American Association for Cancer Research
ccr-23-3044_supplementary_data_1_suppds_1.pdf (343.54 kB)

Supplementary Data 1 from Therapeutic Targeting of TIM-4-L with Engineered T Cells for Acute Myeloid Leukemia

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journal contribution
posted on 2024-05-01, 07:20 authored by Brandon Cieniewicz, Edson Oliveira, Mike Saxton, Damoun Torabi, Ankit Bhatta, Phanidhar Kukutla, Alexander Arballo, Zhuo Yang, Bi Yu, Maria Fate, Hongxiu Ning, Lawrence Corey, Abhishek Maiti, Daniel Corey

Supplementary materials and methods, tables, and figures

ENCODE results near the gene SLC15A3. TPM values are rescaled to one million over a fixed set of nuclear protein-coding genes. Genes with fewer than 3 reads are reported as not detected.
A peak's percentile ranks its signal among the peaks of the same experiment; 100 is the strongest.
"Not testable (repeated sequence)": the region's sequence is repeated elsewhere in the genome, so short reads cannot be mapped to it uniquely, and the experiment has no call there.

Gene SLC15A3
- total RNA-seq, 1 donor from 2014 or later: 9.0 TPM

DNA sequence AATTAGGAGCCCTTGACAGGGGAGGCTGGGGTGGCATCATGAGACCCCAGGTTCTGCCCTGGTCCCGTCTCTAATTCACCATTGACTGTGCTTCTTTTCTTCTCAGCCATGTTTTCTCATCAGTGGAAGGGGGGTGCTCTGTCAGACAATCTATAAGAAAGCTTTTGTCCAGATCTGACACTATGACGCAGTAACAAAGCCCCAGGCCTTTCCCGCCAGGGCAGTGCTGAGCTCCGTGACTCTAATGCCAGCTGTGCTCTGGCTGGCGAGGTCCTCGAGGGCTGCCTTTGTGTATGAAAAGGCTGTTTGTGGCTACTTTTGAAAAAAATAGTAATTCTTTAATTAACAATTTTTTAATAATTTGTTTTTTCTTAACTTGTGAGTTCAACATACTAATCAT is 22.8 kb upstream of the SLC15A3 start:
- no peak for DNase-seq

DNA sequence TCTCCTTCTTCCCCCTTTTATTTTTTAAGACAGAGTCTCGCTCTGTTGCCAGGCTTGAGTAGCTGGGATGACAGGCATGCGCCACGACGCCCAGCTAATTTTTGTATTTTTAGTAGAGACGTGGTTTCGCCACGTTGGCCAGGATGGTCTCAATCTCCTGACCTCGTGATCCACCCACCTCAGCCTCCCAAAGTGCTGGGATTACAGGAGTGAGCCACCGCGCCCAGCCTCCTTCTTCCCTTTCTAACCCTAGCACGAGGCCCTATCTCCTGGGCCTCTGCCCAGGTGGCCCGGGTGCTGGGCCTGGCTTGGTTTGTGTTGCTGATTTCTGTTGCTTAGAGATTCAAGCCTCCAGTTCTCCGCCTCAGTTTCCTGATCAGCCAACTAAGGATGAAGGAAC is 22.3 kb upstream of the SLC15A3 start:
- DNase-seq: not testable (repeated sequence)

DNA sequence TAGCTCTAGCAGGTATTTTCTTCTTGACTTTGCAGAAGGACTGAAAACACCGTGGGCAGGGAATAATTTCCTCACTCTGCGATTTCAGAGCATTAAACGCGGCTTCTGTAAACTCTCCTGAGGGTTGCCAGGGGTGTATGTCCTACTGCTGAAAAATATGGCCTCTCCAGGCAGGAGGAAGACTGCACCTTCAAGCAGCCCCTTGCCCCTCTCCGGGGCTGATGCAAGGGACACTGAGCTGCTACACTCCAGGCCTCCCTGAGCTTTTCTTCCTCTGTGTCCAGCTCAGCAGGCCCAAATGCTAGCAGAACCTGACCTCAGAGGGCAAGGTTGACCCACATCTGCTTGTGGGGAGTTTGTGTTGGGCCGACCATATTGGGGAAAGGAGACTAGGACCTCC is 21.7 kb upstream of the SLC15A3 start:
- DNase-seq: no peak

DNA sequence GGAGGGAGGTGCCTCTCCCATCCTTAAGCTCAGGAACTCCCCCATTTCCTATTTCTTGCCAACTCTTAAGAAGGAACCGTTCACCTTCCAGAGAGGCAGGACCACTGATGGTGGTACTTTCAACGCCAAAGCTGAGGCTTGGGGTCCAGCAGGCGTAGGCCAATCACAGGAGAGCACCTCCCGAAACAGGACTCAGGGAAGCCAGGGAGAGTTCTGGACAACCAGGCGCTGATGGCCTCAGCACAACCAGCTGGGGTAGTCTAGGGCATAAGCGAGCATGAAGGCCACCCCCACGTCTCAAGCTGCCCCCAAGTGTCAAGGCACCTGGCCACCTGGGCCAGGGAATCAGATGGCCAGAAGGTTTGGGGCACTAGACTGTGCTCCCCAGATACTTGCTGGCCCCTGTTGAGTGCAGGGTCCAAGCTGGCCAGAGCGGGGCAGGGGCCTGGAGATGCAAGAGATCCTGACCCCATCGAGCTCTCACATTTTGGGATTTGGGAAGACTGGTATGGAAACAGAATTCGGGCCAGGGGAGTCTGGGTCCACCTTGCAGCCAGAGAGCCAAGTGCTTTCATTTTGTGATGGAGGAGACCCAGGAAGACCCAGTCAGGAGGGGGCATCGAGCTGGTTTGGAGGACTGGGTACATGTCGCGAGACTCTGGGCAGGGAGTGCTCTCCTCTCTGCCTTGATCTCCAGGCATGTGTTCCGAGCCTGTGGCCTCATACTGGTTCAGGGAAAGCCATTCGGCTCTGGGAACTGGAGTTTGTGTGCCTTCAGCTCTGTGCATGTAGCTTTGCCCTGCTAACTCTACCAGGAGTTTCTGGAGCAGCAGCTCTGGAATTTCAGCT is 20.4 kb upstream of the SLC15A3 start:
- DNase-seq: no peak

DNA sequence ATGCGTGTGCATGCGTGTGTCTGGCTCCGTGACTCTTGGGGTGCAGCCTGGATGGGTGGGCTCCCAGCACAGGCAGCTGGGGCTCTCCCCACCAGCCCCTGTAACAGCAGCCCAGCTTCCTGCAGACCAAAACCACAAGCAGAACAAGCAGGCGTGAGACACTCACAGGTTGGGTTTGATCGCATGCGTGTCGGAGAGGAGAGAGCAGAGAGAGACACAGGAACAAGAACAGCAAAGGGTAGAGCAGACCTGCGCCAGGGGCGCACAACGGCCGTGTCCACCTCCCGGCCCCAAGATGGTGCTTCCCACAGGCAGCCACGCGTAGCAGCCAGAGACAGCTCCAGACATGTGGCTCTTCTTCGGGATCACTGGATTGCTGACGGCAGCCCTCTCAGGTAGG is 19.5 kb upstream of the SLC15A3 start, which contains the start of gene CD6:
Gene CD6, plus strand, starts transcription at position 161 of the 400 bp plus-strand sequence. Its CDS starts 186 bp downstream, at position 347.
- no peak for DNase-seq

Disruption of lipid bilayer asymmetry is a common feature observed in cancer cells and offers novel routes for therapeutic targeting. We used the natural immune receptor TIM-4 to interrogate for loss of plasma membrane phospholipid polarity in primary acute myelogenous leukemia (AML) samples and evaluated the anti-leukemic activity of TIM-4-L–directed T-cell therapy in preclinical AML models. We performed FACS analysis on 33 primary AML bone marrow specimens and correlated TIM-4-L expression frequency and intensity with molecular disease characteristics. Using Kasumi-1 and MV-4–11 AML cell lines, we further tested the anti-leukemic effects of TIM-4-L–directed engineered T cells in vitro and in vivo. We found that 86% of untreated AML blasts displayed upregulation of cell surface TIM-4-L. These observations were agnostic to AML genetic classification, as samples with mutations in TP53, ASXL1, and RUNX1 displayed TIM-4-L upregulation similar to that seen in favorable and intermediate subtypes. TIM-4-L dysregulation was also stably present in AML cell lines. To evaluate the potential of targeting upregulated TIM-4-L with adoptive T-cell therapy, we constructed TIM-4-L–directed engineered T cells, which demonstrated potent anti-leukemic effects, effectively eliminating AML cell lines with a range of endogenous TIM-4-L expression levels both in vitro and in vivo. These results highlight TIM-4-L as a highly prevalent target on AML across a range of genetic classifications and novel target for T-cell–based therapy in AML. Further investigations into the role of TIM-4-L in AML pathogenesis and its potential as an anti-leukemic target for clinical development are warranted.

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